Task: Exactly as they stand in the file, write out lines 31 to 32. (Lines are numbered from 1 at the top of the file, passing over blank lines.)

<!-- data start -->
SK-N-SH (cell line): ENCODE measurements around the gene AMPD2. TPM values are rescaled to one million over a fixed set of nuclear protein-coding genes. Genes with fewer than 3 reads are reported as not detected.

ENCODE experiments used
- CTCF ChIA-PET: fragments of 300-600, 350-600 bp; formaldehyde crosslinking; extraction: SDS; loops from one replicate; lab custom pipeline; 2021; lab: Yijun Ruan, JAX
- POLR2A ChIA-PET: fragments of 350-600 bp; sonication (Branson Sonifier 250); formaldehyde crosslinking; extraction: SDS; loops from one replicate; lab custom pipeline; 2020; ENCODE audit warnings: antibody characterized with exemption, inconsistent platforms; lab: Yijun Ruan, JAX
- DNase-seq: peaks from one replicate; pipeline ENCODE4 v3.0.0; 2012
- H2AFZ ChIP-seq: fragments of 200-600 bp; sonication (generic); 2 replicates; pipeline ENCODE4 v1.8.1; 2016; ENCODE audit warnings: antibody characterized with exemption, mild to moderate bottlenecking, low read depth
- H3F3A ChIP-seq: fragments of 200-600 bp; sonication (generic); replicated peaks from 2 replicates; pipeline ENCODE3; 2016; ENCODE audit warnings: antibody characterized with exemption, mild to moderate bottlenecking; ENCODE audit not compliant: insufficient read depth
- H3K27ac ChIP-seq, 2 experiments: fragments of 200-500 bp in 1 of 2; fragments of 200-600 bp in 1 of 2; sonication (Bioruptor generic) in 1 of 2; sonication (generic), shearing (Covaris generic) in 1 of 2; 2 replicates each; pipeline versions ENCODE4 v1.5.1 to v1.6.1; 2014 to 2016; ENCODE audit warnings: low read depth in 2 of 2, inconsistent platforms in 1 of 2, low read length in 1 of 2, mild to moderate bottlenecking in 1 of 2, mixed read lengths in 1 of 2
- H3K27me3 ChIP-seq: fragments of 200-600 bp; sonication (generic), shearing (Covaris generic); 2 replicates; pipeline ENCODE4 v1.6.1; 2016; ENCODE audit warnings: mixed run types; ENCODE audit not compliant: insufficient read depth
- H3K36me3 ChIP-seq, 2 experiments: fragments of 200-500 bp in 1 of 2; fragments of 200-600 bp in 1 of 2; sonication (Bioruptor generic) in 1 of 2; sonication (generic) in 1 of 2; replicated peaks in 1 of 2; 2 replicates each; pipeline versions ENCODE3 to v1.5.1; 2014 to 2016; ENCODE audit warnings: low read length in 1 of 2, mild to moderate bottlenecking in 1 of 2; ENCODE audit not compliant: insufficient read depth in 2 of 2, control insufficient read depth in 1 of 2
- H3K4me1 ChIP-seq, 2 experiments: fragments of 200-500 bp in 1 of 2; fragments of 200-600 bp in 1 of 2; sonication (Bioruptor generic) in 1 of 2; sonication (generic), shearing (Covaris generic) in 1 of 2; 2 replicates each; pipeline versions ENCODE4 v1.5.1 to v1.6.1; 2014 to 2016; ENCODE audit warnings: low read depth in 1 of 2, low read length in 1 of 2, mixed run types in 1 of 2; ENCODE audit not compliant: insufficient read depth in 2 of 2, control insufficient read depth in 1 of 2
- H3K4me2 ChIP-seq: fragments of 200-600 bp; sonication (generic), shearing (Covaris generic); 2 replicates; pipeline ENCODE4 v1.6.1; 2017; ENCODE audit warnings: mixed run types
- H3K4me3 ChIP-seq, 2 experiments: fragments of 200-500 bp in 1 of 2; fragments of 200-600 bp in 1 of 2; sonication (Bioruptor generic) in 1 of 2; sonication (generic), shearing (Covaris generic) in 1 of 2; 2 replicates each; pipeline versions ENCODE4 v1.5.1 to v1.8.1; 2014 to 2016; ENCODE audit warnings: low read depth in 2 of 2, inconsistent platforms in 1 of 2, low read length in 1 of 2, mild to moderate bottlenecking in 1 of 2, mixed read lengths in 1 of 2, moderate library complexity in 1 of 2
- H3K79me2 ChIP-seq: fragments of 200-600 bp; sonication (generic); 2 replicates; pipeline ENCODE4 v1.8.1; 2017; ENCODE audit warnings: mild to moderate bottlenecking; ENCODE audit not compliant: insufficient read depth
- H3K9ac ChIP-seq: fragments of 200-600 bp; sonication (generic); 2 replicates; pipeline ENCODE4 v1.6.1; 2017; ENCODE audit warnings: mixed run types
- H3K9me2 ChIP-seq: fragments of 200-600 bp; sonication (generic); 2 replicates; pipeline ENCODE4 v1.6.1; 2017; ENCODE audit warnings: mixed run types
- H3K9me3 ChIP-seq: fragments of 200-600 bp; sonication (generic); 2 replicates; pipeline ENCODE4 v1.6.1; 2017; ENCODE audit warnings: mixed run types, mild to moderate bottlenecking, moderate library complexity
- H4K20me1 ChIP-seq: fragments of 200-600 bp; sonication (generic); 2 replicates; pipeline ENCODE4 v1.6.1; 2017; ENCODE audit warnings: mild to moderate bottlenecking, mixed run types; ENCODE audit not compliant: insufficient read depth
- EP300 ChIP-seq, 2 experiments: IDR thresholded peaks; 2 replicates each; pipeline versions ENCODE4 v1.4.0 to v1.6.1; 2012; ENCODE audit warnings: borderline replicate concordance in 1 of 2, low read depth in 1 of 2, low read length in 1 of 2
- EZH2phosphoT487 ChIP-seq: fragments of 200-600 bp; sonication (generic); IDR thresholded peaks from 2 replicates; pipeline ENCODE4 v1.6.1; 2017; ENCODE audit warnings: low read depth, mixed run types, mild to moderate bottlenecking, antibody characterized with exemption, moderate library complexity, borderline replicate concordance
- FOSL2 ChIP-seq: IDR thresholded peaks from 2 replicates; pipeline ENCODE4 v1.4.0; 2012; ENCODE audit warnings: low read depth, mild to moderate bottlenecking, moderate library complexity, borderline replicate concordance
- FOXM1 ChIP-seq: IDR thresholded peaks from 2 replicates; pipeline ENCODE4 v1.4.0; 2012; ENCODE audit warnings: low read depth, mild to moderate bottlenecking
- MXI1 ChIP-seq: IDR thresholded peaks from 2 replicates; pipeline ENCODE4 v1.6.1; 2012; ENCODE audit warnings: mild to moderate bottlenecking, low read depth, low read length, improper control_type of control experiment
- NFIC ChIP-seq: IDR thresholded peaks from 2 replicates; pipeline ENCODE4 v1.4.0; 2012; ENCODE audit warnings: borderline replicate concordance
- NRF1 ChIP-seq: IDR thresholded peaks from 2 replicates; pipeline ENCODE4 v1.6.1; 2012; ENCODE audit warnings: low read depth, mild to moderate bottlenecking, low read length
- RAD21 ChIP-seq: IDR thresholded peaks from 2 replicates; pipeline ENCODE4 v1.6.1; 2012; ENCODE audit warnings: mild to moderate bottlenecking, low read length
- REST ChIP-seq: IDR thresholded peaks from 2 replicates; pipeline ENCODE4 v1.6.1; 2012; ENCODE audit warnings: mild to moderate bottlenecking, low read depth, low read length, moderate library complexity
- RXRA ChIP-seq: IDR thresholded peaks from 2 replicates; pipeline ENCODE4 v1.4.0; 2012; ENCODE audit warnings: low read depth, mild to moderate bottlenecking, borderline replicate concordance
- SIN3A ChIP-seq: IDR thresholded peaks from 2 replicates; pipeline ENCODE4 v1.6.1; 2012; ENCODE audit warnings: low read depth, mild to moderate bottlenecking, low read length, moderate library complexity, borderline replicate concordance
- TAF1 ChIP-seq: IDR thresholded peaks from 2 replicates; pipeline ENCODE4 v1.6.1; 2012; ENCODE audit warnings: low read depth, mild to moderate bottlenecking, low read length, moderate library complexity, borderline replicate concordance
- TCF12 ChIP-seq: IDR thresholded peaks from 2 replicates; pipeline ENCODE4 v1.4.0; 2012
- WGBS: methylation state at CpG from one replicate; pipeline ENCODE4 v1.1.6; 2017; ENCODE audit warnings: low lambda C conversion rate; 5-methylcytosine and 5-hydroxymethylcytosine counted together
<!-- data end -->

- TCF12 ChIP-seq: IDR thresholded peaks from 2 replicates; pipeline ENCODE4 v1.4.0; 2012
- WGBS: methylation state at CpG from one replicate; pipeline ENCODE4 v1.1.6; 2017; ENCODE audit warnings: low lambda C conversion rate; 5-methylcytosine and 5-hydroxymethylcytosine counted together